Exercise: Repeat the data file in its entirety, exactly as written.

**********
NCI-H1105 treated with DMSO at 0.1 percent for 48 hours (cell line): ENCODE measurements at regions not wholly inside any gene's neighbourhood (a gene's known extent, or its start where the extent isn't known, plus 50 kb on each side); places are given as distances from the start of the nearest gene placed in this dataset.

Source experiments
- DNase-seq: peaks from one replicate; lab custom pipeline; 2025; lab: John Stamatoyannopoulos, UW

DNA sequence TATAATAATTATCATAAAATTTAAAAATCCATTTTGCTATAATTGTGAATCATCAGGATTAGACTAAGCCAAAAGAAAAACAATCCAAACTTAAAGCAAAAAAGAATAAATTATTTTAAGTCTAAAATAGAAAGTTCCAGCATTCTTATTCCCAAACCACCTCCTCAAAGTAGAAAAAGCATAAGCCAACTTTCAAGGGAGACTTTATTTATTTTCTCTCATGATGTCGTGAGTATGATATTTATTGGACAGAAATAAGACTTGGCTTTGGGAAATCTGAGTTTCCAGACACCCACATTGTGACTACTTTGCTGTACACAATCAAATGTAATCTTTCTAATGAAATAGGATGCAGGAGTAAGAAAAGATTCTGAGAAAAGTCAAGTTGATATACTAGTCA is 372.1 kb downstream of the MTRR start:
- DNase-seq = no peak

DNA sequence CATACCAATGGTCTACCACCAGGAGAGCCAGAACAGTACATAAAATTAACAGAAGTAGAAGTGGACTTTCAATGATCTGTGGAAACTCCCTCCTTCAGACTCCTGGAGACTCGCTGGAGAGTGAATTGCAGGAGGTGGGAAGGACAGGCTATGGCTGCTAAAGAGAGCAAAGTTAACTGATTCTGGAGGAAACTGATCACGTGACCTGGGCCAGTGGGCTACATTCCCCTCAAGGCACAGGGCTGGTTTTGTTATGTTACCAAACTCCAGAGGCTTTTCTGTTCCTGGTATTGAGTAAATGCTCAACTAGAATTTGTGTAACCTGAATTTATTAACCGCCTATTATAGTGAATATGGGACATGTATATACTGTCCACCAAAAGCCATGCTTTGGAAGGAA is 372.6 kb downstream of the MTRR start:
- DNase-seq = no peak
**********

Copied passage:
NCI-H1105 treated with DMSO at 0.1 percent for 48 hours (cell line): ENCODE measurements at regions not wholly inside any gene's neighbourhood (a gene's known extent, or its start where the extent isn't known, plus 50 kb on each side); places are given as distances from the start of the nearest gene placed in this dataset.

Source experiments
- DNase-seq: peaks from one replicate; lab custom pipeline; 2025; lab: John Stamatoyannopoulos, UW

DNA sequence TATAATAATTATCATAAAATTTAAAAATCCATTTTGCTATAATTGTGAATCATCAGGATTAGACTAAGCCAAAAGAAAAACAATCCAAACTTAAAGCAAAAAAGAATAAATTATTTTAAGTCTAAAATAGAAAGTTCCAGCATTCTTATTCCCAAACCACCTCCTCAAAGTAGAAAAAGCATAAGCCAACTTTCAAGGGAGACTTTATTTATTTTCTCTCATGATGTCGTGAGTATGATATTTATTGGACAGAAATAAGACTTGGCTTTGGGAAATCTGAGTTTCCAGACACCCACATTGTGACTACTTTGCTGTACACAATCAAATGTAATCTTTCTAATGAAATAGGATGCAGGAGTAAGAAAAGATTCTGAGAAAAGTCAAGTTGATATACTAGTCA is 372.1 kb downstream of the MTRR start:
- DNase-seq = no peak

DNA sequence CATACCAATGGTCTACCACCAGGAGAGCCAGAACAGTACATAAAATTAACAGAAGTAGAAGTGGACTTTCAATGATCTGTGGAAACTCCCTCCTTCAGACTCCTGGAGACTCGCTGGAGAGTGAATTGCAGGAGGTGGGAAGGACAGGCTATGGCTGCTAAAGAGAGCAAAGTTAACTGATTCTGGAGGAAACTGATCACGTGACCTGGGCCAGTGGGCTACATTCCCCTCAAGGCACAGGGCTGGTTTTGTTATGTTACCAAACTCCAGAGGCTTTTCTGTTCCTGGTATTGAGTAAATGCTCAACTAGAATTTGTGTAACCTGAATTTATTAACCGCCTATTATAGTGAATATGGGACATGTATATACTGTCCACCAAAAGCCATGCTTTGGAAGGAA is 372.6 kb downstream of the MTRR start:
- DNase-seq = no peak